Pauline Hanson Wants Australia To Become A Nation Of Cane Toad Bounty Hunters, For It Is Our Destiny

Finally, Australia can return to prosperity riding on the toad's back! You know, near the poison sacs!

It’s been a while since Pauline Hanson felt the need to make a public statement on what she does and does not believe should get to live in Australia, but barely more than a week into the new year she’s finally broken that welcome silence.

Now she would like to turn our nation’s children and unemployed into bounty hunters. And they will be hunting the deadliest game of all: the wily cane toad.

Leak from the strategy meeting.

Cane toads are an invasive species who have done little good for our environment after being introduced to eat pests in sugar cane by people who, like Hanson, didn’t think their plans through before enthusiastically implementing them.

Citing previous bounties which Australian governments put on things like rabbits and foxes and thylacines, she’s now suggesting that the nation needs to look to the past as a lesson for the future. Frog The Bounty Hunter, anyone? Anyone? Alright, fine.

“A 10 cent reward for the collection of each cane toad… would encourage most Australians living with the pest to take an active role in reducing their numbers until a biological measure is developed,” she reportedly wrote in a letter to the Prime Minister.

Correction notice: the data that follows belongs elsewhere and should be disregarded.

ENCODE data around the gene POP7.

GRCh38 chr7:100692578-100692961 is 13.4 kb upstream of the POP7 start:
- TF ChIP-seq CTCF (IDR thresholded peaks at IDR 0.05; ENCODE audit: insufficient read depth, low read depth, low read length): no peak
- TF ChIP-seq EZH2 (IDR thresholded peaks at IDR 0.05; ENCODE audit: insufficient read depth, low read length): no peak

Queensland jobseekers at work.

The plan will also supposedly get kids off “their iPads” as they ditch the sterile emptiness of electronic communication for the visceral thrill of amphibian murder.

There are a few problems with the plan, though. One is that 10 cents a toad head means even the most assiduous Bufo Fett will struggle to make more than a couple of dollars an hour, which is a decent amount below any sort of living wage.

There’s also the fairly important fact that it won’t work.

Plans to secretly infiltrate the toad community also yielded mixed results.

This idea is not new and has been looked into in the past, and the stumbling point is that cane toads spawn more quickly and voluminously than even the notoriously swift-breeding bunny. Some sort of water-sifting tadpole squisher would be more useful if de-toadification was the ultimate aim.

And then there’s the question of how such a scheme would be carried out, who would receive and tally the toads, and also what the actual hell the government would be expected to do after buying thousands upon thousands of dead toads every day.

Also, that the only way to get today’s kids involved would be to market it as Fortnite IRL: Toad Mode.

Allowing them access to our tech was the first mistake…

And just as an aside, isn’t it weird seeing one of the nation’s most consistent climate change deniers developing a keen interest in protecting the environment all of a sudden?

Even so, expect to see “I believe that Australia is in danger of being swamped by cane toads” cited in her pre-election material.

Canada Is Trying To Upstage Our Large Cow And So Clearly Things Are About To Kick Off